There are two main types of higher education courses:

* specialist vocational degree courses in a music college (a conservatoire)
* music degree courses in a university or higher education institution, including music in the community courses.

The minimum academic entry requirements are usually two A levels/H grades, or the equivalent, including music. Entrants often need to have grade eight in their first instrument, and sometimes grade six in their second. Auditions and interviews form part of the selection process.

It is also possible to train as a classical musician with the Royal Marines, Army and RAF. Musical education is combined with basic military and first aid training. A high standard on one instrument is normally needed. Entry is by audition.

Musicians who want to teach music in a secondary school normally take a degree in music, followed by a Postgraduate Certificate in Education (PGCE). It is also useful to get experience of working in the community. Working with established education departments in orchestras, ensembles and opera companies is an option too.

Operatic and choral singers often sing in foreign languages, so knowledge of other languages can be an advantage.Then, you can set up your own virtual training classes with a virtual office address in Singapore.

A Few More Exams You Might Need

Professional Youth and Community Workers usually have a qualification in youth work validated by the National Youth Agency (NYA), (or Youth Council for Northern Ireland), and recognised by the JNC for Youth and Community Workers.

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Skills and Personal Qualities Needed

Classical musicians need:

  • Outstanding musical ability.
  • To be self-disciplined and very hard-working.
  • To be totally dedicated to a very demanding profession.
  • To work well on their own and also with other musicians.
  • Self-confidence.
  • Energy and stamina.
  • To be willing to produce work to an exacting high standard.
  • To be resourceful and very well-organised.

Your Long Term Prospects

As well as formal qualifications, musicians need to make a name for themselves by entering competitions, bursaries and awards, taking auditions, participating in special schemes for young artists, joining amateur groups and giving free concerts. This may take many years and, even once established in a career, maintaining success can be time-consuming.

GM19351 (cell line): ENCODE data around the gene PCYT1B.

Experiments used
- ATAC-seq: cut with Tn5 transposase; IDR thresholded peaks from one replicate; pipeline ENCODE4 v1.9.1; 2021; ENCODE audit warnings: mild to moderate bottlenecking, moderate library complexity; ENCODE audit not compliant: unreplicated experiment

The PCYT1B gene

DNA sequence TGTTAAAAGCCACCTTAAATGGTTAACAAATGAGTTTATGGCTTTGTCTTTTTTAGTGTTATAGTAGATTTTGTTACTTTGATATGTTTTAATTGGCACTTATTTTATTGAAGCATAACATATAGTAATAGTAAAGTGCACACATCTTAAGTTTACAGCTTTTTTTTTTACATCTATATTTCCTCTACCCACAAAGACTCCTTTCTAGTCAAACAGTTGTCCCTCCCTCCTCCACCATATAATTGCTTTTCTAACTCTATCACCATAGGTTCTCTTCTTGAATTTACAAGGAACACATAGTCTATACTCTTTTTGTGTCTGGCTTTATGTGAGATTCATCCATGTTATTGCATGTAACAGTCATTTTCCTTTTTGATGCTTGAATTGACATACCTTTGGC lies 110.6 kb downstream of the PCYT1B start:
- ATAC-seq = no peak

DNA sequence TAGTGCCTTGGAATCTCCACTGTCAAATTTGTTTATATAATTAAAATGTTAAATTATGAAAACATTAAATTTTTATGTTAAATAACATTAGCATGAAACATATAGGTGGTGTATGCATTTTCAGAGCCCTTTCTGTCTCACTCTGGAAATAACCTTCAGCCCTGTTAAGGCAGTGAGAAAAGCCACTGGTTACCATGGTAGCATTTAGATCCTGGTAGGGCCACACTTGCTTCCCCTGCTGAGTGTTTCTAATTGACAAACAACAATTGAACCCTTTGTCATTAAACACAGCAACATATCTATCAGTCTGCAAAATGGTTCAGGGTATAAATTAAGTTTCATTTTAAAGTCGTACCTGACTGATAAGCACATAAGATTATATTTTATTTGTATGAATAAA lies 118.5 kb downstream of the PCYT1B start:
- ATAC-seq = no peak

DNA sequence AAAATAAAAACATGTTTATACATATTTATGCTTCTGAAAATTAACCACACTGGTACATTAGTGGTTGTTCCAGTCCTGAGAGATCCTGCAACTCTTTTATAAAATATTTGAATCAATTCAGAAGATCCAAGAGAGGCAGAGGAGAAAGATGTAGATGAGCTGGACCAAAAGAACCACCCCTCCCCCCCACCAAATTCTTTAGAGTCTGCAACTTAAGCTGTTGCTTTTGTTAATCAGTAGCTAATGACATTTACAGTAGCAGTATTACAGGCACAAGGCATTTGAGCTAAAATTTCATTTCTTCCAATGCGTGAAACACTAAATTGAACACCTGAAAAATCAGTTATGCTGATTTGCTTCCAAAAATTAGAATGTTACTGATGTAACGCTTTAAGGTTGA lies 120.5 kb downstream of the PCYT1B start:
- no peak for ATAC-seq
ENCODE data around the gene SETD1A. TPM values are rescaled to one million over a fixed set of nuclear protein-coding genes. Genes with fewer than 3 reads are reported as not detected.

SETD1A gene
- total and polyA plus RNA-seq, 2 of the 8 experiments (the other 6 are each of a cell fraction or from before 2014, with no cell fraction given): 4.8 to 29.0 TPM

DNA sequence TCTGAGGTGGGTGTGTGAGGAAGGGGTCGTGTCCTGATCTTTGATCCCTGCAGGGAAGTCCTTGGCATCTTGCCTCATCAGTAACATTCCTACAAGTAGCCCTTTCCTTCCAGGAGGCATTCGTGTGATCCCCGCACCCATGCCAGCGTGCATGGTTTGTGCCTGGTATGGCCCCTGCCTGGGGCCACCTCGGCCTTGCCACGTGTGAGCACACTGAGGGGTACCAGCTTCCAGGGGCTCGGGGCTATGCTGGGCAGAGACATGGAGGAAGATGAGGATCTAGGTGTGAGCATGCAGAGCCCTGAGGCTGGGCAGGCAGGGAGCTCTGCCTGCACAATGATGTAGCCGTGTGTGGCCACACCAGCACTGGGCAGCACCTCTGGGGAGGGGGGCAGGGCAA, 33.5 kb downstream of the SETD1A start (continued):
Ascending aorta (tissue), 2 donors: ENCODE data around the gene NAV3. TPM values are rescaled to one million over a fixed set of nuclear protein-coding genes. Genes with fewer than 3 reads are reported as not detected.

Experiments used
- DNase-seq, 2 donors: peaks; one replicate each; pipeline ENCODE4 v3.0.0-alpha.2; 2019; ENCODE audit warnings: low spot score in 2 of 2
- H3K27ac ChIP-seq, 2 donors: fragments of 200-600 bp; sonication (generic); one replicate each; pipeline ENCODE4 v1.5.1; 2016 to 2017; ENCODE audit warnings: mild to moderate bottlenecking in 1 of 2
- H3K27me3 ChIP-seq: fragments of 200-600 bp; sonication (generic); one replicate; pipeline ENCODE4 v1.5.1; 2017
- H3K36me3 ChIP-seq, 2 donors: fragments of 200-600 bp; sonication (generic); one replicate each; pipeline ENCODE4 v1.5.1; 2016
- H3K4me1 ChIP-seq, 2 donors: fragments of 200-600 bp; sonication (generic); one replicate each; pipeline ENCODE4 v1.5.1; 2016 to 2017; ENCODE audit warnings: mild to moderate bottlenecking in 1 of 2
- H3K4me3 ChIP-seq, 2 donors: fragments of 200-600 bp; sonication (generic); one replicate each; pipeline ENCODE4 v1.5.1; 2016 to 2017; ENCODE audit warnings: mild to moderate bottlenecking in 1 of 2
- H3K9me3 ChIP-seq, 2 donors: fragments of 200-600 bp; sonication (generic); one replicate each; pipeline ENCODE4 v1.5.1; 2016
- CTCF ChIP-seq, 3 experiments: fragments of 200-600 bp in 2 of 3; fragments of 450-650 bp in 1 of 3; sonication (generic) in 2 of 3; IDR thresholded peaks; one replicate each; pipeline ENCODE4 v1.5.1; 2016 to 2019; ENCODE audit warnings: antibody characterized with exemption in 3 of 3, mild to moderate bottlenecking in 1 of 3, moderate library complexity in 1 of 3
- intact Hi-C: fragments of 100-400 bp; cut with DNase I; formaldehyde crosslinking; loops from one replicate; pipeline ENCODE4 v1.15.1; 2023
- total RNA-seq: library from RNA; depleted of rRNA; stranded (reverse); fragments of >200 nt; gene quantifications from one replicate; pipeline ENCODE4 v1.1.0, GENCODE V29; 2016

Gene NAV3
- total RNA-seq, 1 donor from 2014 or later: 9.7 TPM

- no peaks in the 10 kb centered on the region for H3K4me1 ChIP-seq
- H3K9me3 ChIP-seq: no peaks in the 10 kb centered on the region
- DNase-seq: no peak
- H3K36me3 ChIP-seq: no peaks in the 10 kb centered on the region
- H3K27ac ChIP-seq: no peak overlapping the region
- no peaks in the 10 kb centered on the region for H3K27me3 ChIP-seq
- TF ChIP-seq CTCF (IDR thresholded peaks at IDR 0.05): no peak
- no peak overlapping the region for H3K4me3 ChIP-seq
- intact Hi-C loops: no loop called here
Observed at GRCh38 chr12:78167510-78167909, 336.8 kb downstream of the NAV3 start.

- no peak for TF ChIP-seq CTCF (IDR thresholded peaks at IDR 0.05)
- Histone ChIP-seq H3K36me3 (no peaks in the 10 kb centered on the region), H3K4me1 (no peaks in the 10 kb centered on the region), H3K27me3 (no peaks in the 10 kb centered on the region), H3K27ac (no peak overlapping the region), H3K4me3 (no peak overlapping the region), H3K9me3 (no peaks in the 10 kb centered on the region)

Orchestras offer opportunities for talented musicians, who may rise to section principal, sub-principal and principal. Orchestras and opera companies can offer opportunities for musicians who want to extend their practice through their education departments.

Get Further Information

The Arts Council of England,
14 Great Peter Street, London SW1P 3NQ
Tel: 0845 300 6200

British Phonographic Institute (BPI), Riverside Building,
County Hall, Westminster Bridge Road, London SE1 7JA
Tel: 020 7803 1300

Creative and Cultural Skills, 4th Floor, Lafone House,
The Leathermarket, Weston Street, London SE1 3HN
Tel: 020 7015 1800

Equity, Guild House, Upper St Martins Lane, London WC2H 9EG
Tel: 020 7379 6000

Headquarters Music Services, Royal Air Force, Uxbridge UB10 0RZ
Tel: 01895 815286

Musicians' Union
Tel: 020 7582 5566

Royal Marines Band Service, HMS Nelson,
Queen Street, Portsmouth PO1 3HH
Tel: 023 9272 6167

Royal Military School of Music, Kneller Hall, Twickenham TW2 7DU
Tel: 020 8744 8608

Scottish Arts Council, 12 Manor Place, Edinburgh EH3 7DD
Tel: 0131 226 6051